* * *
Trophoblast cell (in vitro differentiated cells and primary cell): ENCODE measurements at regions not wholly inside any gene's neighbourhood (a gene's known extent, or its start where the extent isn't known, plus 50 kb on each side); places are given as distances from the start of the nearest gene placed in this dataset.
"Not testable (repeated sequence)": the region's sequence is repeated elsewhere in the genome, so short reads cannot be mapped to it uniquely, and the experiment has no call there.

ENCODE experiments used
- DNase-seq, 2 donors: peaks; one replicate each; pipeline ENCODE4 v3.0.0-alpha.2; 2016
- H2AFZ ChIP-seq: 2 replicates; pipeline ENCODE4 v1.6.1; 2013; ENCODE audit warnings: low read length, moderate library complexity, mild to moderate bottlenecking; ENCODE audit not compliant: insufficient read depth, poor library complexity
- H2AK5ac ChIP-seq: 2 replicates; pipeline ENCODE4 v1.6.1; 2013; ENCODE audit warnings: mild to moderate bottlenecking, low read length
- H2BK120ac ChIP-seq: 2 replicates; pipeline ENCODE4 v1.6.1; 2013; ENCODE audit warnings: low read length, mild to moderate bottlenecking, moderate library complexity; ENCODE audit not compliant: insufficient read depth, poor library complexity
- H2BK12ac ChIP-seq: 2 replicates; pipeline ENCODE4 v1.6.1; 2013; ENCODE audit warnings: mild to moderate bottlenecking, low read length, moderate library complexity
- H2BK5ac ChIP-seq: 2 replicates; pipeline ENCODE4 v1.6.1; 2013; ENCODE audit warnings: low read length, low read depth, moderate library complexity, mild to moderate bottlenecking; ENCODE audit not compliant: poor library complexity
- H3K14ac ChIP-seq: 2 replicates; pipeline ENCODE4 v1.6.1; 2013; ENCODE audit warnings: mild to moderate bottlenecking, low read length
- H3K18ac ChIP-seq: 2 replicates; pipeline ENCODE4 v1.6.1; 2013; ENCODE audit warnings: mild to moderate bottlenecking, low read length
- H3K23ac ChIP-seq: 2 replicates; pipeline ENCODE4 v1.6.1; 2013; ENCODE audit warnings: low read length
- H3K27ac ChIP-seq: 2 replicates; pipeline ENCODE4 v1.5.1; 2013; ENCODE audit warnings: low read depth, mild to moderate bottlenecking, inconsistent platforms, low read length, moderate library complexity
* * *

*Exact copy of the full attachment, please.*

Trophoblast cell (in vitro differentiated cells and primary cell): ENCODE measurements at regions not wholly inside any gene's neighbourhood (a gene's known extent, or its start where the extent isn't known, plus 50 kb on each side); places are given as distances from the start of the nearest gene placed in this dataset.
"Not testable (repeated sequence)": the region's sequence is repeated elsewhere in the genome, so short reads cannot be mapped to it uniquely, and the experiment has no call there.

ENCODE experiments used
- DNase-seq, 2 donors: peaks; one replicate each; pipeline ENCODE4 v3.0.0-alpha.2; 2016
- H2AFZ ChIP-seq: 2 replicates; pipeline ENCODE4 v1.6.1; 2013; ENCODE audit warnings: low read length, moderate library complexity, mild to moderate bottlenecking; ENCODE audit not compliant: insufficient read depth, poor library complexity
- H2AK5ac ChIP-seq: 2 replicates; pipeline ENCODE4 v1.6.1; 2013; ENCODE audit warnings: mild to moderate bottlenecking, low read length
- H2BK120ac ChIP-seq: 2 replicates; pipeline ENCODE4 v1.6.1; 2013; ENCODE audit warnings: low read length, mild to moderate bottlenecking, moderate library complexity; ENCODE audit not compliant: insufficient read depth, poor library complexity
- H2BK12ac ChIP-seq: 2 replicates; pipeline ENCODE4 v1.6.1; 2013; ENCODE audit warnings: mild to moderate bottlenecking, low read length, moderate library complexity
- H2BK5ac ChIP-seq: 2 replicates; pipeline ENCODE4 v1.6.1; 2013; ENCODE audit warnings: low read length, low read depth, moderate library complexity, mild to moderate bottlenecking; ENCODE audit not compliant: poor library complexity
- H3K14ac ChIP-seq: 2 replicates; pipeline ENCODE4 v1.6.1; 2013; ENCODE audit warnings: mild to moderate bottlenecking, low read length
- H3K18ac ChIP-seq: 2 replicates; pipeline ENCODE4 v1.6.1; 2013; ENCODE audit warnings: mild to moderate bottlenecking, low read length
- H3K23ac ChIP-seq: 2 replicates; pipeline ENCODE4 v1.6.1; 2013; ENCODE audit warnings: low read length
- H3K27ac ChIP-seq: 2 replicates; pipeline ENCODE4 v1.5.1; 2013; ENCODE audit warnings: low read depth, mild to moderate bottlenecking, inconsistent platforms, low read length, moderate library complexity